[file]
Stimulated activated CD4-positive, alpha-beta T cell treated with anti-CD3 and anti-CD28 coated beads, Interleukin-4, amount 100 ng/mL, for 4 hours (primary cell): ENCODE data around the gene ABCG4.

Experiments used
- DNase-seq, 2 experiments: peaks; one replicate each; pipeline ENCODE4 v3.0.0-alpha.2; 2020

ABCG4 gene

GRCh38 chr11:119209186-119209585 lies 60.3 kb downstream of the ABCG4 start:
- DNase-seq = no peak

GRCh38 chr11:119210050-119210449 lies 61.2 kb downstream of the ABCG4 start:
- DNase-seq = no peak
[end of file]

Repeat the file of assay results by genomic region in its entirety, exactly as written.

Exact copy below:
Stimulated activated CD4-positive, alpha-beta T cell treated with anti-CD3 and anti-CD28 coated beads, Interleukin-4, amount 100 ng/mL, for 4 hours (primary cell): ENCODE data around the gene ABCG4.

Experiments used
- DNase-seq, 2 experiments: peaks; one replicate each; pipeline ENCODE4 v3.0.0-alpha.2; 2020

ABCG4 gene

GRCh38 chr11:119209186-119209585 lies 60.3 kb downstream of the ABCG4 start:
- DNase-seq = no peak

GRCh38 chr11:119210050-119210449 lies 61.2 kb downstream of the ABCG4 start:
- DNase-seq = no peak